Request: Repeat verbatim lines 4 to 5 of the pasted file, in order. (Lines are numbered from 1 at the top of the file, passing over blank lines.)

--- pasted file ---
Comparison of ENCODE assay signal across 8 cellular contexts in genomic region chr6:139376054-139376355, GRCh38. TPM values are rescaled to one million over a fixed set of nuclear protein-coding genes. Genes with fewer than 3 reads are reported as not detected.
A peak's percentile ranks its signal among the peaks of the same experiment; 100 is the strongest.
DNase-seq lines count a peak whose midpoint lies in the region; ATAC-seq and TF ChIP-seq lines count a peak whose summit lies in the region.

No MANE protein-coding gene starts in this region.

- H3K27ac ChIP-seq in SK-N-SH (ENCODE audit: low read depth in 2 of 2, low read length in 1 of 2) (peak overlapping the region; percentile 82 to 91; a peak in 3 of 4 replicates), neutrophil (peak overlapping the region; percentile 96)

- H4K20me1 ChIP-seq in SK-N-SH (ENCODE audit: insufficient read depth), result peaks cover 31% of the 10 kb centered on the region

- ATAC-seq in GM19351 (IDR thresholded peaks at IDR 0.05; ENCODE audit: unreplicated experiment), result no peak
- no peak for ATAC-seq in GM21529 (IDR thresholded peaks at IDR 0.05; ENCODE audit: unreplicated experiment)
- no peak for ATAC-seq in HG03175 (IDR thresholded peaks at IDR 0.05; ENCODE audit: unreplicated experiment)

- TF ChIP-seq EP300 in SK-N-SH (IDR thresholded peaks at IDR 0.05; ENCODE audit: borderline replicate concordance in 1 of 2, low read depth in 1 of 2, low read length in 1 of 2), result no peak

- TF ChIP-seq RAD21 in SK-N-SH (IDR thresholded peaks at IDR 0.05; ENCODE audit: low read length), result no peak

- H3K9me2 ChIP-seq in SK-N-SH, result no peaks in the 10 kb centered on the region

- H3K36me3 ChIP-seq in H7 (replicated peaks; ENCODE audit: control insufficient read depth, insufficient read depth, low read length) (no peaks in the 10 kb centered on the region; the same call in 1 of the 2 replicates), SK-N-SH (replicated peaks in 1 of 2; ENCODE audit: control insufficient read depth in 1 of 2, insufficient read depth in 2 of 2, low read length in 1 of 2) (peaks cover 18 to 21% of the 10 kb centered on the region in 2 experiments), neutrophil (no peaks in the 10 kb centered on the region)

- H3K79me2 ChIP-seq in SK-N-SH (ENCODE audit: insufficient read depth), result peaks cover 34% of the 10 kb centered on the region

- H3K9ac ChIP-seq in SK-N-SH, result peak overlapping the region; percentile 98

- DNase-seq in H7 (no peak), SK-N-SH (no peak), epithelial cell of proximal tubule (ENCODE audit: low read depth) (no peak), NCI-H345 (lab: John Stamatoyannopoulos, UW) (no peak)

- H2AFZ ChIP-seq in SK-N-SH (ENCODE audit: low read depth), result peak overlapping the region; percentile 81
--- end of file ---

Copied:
No MANE protein-coding gene starts in this region.

- H3K27ac ChIP-seq in SK-N-SH (ENCODE audit: low read depth in 2 of 2, low read length in 1 of 2) (peak overlapping the region; percentile 82 to 91; a peak in 3 of 4 replicates), neutrophil (peak overlapping the region; percentile 96)